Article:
The extension of credit to small borrowers is one of the major functions of India’s commercial banks. Indian commercial banks have drawn up schemes to extend credit to small borrowers in sectors like agriculture, small-scale industries, road and water transport, retail trade and small business, which traditionally had very little share in credit extended by banks.

5. Credit to Weaker Sections:

To increase the flow of bank credit to poorer sections comprising small and marginal farmers, landless labourers, tenant farmers and share-croppers, artisans, owners of village and cottage industries and small transport operators, various new credit schemes have been introduced. Similarly, commercial banks also make small housing loans to the weaker sections of society.

Answer 4. Functions of Commercial Banks:

Though borrowing and lending constitute the main business of banks, these are not the only functions of a commercial bank.

Commercial banks perform a variety of functions, which are as follows:

Receiving Deposits:

The most important function of a commercial bank is to accept deposits from the public.

Deposits can be of three forms:

(i) Savings Bank Deposits:

These deposits come from the people belonging to the lower and middle classes, who wish to save a part of their current income to meet their future needs, and also intend to earn an income from their savings. Deposits in this account earn interest at nominal rates. Banks impose restrictions on the number and amounts of withdrawals during a period of time. The banks, however, may relax these rules depending upon the merits of the case. A variant of the savings bank account is ‘cumulative deposit’ or ‘recurring account’. This account has been introduced by banks to mobilise regular savings.

(ii) Current Account Deposits:

These are also known as demand deposits. There is no restriction on the number and amount of withdrawals from a current account. A current account is generally maintained by businessmen. Banks do not pay any interest on the deposits in the current account. On the other hand, banks charge incidental commission on such accounts.

(iii) Fixed Deposit Accounts:

These are also known as time deposits or term deposits. Deposits in this account cannot be withdrawn before the maturity period for which they have been contracted. These deposits carry interest at high rates, rate varying with the length of time for which the deposit has been contracted. In case a depositor wants to withdraw money before the maturity date, he will have to lose some interest.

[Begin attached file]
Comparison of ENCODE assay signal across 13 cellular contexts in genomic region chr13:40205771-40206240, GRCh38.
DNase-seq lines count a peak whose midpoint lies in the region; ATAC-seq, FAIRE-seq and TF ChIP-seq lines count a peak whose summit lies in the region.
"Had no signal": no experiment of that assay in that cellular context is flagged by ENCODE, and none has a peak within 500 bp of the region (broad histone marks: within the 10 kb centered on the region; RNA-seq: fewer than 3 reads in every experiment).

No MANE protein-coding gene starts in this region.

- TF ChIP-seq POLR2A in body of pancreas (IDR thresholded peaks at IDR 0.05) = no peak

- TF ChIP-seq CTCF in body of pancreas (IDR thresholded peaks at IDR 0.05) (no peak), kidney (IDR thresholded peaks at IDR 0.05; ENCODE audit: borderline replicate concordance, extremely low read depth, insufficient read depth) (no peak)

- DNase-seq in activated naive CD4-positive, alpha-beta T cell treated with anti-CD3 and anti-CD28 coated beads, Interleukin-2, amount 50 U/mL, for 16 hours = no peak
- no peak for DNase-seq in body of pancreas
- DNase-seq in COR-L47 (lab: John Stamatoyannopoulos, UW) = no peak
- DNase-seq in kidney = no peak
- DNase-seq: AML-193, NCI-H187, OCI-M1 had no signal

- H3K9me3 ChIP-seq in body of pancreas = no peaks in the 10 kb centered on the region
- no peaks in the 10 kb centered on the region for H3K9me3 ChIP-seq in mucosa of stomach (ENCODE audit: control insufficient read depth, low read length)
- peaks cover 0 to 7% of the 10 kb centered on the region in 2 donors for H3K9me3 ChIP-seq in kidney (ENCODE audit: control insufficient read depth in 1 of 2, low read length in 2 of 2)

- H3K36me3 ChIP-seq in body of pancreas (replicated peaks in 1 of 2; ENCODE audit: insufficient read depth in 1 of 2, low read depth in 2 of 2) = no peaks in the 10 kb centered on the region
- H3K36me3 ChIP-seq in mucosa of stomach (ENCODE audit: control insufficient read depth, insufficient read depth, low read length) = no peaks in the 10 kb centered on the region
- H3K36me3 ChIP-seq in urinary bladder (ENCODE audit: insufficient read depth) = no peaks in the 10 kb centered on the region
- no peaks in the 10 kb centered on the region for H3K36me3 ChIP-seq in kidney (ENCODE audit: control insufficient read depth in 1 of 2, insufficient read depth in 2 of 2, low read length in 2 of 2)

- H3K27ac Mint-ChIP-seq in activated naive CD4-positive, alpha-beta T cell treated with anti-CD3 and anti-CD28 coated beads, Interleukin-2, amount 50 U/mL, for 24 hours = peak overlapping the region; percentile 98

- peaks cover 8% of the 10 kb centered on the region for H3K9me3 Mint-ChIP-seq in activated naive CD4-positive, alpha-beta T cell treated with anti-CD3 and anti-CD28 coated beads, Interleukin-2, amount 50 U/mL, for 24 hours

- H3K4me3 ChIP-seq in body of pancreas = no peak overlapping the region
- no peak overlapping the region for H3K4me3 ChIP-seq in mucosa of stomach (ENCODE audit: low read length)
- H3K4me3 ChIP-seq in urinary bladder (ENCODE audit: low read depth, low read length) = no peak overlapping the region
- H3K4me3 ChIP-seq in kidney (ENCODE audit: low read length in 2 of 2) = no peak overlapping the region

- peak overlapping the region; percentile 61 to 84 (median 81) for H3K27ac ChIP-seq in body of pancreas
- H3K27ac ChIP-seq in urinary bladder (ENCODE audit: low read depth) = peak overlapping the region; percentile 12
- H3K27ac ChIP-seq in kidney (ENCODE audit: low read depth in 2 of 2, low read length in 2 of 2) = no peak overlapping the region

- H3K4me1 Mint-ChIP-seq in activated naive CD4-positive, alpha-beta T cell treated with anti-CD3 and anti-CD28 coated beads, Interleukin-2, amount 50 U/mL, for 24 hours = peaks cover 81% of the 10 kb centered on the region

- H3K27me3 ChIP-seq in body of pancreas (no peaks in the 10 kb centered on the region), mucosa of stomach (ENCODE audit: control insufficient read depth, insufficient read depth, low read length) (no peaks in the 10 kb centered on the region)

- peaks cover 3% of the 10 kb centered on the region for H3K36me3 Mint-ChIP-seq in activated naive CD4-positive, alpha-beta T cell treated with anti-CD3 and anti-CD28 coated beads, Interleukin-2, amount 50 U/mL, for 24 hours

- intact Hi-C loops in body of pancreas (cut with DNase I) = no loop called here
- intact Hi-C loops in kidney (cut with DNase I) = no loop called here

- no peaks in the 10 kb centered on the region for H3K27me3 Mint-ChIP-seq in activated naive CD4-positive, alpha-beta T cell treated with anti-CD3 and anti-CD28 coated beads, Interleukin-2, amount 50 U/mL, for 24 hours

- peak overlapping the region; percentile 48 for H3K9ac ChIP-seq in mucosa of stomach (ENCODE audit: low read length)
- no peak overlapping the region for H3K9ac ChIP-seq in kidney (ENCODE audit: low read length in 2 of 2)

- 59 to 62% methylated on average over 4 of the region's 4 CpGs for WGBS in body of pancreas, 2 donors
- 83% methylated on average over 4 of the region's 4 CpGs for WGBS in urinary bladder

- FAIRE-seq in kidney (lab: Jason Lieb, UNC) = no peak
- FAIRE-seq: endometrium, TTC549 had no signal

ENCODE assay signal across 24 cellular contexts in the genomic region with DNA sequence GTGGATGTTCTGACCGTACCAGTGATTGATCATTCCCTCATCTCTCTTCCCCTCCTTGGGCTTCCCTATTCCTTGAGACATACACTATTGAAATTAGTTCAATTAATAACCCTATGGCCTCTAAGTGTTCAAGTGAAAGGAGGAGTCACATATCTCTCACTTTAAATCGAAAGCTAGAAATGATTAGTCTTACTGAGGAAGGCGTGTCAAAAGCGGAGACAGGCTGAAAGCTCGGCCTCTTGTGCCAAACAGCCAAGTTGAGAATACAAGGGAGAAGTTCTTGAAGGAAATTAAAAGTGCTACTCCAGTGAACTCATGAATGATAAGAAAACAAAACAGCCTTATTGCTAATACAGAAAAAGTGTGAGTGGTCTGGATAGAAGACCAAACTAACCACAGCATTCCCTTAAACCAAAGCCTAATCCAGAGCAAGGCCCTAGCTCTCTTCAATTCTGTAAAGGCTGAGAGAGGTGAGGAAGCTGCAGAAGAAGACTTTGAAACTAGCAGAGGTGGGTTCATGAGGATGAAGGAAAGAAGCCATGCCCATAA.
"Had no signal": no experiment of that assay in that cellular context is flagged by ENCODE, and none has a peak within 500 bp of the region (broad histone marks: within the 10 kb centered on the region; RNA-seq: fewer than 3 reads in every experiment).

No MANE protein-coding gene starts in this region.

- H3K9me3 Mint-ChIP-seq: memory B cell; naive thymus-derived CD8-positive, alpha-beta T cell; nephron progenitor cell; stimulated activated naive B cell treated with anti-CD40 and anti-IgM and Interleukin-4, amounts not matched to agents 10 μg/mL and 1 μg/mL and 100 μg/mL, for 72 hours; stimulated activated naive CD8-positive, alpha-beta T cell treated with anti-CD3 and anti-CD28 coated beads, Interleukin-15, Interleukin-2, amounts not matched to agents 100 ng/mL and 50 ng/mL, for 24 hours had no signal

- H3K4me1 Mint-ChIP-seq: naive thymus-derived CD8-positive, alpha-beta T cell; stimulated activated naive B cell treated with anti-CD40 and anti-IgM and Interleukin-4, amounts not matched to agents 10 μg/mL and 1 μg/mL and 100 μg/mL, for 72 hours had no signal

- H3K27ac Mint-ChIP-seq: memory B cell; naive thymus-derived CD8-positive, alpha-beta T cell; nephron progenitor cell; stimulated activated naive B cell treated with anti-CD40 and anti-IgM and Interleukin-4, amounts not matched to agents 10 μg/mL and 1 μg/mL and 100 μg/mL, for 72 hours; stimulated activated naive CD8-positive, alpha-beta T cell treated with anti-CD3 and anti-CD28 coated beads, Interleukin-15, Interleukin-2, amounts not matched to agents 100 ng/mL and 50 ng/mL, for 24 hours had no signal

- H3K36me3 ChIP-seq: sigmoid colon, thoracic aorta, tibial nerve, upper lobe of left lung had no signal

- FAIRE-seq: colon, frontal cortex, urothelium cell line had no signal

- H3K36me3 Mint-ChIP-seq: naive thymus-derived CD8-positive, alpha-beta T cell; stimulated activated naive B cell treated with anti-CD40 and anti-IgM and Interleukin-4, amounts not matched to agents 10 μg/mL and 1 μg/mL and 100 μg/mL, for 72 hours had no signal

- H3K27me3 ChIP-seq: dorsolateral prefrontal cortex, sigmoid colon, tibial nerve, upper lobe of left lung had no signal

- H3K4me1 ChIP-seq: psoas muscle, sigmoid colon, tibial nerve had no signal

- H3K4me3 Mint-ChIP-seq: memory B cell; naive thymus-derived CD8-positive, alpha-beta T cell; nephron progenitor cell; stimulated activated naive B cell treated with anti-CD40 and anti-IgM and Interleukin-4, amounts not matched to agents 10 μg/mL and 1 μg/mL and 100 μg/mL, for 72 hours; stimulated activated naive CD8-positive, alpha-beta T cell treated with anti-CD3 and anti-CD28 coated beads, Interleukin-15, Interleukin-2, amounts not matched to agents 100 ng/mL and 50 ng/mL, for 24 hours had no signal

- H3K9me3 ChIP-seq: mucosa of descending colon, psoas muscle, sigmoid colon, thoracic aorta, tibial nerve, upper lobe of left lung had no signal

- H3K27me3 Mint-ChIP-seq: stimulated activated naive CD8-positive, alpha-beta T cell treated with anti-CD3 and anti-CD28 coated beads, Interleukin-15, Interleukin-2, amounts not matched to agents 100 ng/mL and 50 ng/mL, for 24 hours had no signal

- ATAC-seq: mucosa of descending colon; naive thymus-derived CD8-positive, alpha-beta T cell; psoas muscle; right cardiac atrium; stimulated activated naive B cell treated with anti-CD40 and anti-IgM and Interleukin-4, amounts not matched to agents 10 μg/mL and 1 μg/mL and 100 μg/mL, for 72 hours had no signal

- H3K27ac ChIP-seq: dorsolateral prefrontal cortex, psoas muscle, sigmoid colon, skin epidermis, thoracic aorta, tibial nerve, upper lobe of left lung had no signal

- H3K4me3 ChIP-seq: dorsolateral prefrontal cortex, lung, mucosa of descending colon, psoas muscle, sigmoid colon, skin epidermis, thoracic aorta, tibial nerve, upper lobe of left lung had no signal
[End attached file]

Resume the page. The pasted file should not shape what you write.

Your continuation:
Extending Loans and Advances:

The second important function of a commercial bank is to extend loans and advances.

This may take any of the following four forms:

(i) Cash Credit:

The debtor is allowed to withdraw a certain amount on a given security. The debtor withdraws the amount within this limit. Interest is charged by the bank on the amount actually withdrawn. An important point in this regard is that withdrawal of cash by the borrower is determined by the bank on the basis of his stock statement and volume of production activity.

(ii) Overdraft:

Clients who have current account with the bank are granted the facility of withdrawing more money than actually lying in their accounts. It is called overdraft. This facility is available for short-term to reliable persons. Supposing a person has Rs.10,000 lying in current account. If the bank allows him to issue cheques up to Rs.12,000, then the amount of Rs.2,000 will be called overdraft.

(iii) Demand Loans:

Loans are given for some fixed amount, but without any specified maturity. The interest is chargeable on the whole amount from the day the loan is sanctioned irrespective of the fact that the debtor withdraws the whole amount or part thereof. These loans are offered against personal security or against the security of financial assets or some durable goods.

(iv) Short-Term Loans:

Short-term loans generally include ― (a) Personal loans, and (b) Loans to finance working capital. Interest is charged on the entire loan amount from the day it is entered in the loan account of the borrower. Generally, these loans are offered against some security. Hence, these are secured loans.

Answer 5. Functions of Commercial Banks or Modern Banks:

In the modern world, banks perform such a variety of functions that it is not possible to make an all-inclusive list of their functions and services.

However, some basic functions performed by the banks are discussed below: